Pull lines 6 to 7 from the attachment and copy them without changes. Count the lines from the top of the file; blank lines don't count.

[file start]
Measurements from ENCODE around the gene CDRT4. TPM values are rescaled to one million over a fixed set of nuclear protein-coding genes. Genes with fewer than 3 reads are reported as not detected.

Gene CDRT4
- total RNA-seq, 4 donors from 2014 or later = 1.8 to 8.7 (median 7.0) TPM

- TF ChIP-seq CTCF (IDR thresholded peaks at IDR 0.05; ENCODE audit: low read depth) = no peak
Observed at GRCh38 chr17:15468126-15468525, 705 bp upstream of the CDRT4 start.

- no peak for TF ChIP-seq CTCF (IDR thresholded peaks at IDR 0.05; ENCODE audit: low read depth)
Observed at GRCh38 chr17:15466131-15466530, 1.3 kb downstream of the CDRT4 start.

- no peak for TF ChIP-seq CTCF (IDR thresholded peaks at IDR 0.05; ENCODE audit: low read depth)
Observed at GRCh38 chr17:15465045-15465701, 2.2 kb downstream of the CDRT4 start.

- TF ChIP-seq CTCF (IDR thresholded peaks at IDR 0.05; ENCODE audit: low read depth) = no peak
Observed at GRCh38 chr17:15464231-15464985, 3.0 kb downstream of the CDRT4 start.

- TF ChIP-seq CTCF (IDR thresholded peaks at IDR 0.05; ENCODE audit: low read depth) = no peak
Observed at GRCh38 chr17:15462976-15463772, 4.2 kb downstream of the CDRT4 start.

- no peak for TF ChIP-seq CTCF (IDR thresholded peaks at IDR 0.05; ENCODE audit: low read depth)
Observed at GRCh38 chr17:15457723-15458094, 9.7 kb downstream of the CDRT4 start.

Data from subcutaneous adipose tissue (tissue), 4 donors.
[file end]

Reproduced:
- no peak for TF ChIP-seq CTCF (IDR thresholded peaks at IDR 0.05; ENCODE audit: low read depth)
Observed at GRCh38 chr17:15466131-15466530, 1.3 kb downstream of the CDRT4 start.